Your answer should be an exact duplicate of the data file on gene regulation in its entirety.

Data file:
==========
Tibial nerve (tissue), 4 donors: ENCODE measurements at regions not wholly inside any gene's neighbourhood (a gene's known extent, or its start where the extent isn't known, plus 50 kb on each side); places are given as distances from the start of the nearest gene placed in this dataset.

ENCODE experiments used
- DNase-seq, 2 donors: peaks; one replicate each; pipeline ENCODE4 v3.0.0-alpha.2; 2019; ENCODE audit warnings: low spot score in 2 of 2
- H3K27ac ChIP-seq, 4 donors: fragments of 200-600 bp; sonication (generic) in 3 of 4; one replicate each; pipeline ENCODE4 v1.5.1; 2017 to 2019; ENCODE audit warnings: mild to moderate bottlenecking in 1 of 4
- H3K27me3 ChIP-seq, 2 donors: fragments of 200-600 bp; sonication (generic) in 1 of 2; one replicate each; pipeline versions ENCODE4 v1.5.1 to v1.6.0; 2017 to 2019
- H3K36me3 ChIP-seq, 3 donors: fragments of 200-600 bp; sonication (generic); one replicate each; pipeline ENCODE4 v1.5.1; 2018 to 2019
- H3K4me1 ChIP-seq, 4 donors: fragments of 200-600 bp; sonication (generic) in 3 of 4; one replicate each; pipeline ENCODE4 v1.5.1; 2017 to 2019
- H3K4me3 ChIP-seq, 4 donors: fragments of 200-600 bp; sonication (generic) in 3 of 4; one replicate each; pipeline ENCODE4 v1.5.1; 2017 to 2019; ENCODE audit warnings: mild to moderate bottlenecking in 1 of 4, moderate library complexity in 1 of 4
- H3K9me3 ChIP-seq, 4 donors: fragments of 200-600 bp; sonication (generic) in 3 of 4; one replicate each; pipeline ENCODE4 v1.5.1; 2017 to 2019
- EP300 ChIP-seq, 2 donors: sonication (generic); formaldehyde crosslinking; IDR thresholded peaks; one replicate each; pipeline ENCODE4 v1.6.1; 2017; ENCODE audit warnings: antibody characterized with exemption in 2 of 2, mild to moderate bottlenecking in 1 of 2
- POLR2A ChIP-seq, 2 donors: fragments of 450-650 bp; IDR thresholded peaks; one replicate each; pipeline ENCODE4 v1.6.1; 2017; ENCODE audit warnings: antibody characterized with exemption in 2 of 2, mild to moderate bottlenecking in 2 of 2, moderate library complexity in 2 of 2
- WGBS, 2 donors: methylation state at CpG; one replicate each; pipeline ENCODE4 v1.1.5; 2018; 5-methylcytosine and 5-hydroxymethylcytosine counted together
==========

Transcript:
Tibial nerve (tissue), 4 donors: ENCODE measurements at regions not wholly inside any gene's neighbourhood (a gene's known extent, or its start where the extent isn't known, plus 50 kb on each side); places are given as distances from the start of the nearest gene placed in this dataset.

ENCODE experiments used
- DNase-seq, 2 donors: peaks; one replicate each; pipeline ENCODE4 v3.0.0-alpha.2; 2019; ENCODE audit warnings: low spot score in 2 of 2
- H3K27ac ChIP-seq, 4 donors: fragments of 200-600 bp; sonication (generic) in 3 of 4; one replicate each; pipeline ENCODE4 v1.5.1; 2017 to 2019; ENCODE audit warnings: mild to moderate bottlenecking in 1 of 4
- H3K27me3 ChIP-seq, 2 donors: fragments of 200-600 bp; sonication (generic) in 1 of 2; one replicate each; pipeline versions ENCODE4 v1.5.1 to v1.6.0; 2017 to 2019
- H3K36me3 ChIP-seq, 3 donors: fragments of 200-600 bp; sonication (generic); one replicate each; pipeline ENCODE4 v1.5.1; 2018 to 2019
- H3K4me1 ChIP-seq, 4 donors: fragments of 200-600 bp; sonication (generic) in 3 of 4; one replicate each; pipeline ENCODE4 v1.5.1; 2017 to 2019
- H3K4me3 ChIP-seq, 4 donors: fragments of 200-600 bp; sonication (generic) in 3 of 4; one replicate each; pipeline ENCODE4 v1.5.1; 2017 to 2019; ENCODE audit warnings: mild to moderate bottlenecking in 1 of 4, moderate library complexity in 1 of 4
- H3K9me3 ChIP-seq, 4 donors: fragments of 200-600 bp; sonication (generic) in 3 of 4; one replicate each; pipeline ENCODE4 v1.5.1; 2017 to 2019
- EP300 ChIP-seq, 2 donors: sonication (generic); formaldehyde crosslinking; IDR thresholded peaks; one replicate each; pipeline ENCODE4 v1.6.1; 2017; ENCODE audit warnings: antibody characterized with exemption in 2 of 2, mild to moderate bottlenecking in 1 of 2
- POLR2A ChIP-seq, 2 donors: fragments of 450-650 bp; IDR thresholded peaks; one replicate each; pipeline ENCODE4 v1.6.1; 2017; ENCODE audit warnings: antibody characterized with exemption in 2 of 2, mild to moderate bottlenecking in 2 of 2, moderate library complexity in 2 of 2
- WGBS, 2 donors: methylation state at CpG; one replicate each; pipeline ENCODE4 v1.1.5; 2018; 5-methylcytosine and 5-hydroxymethylcytosine counted together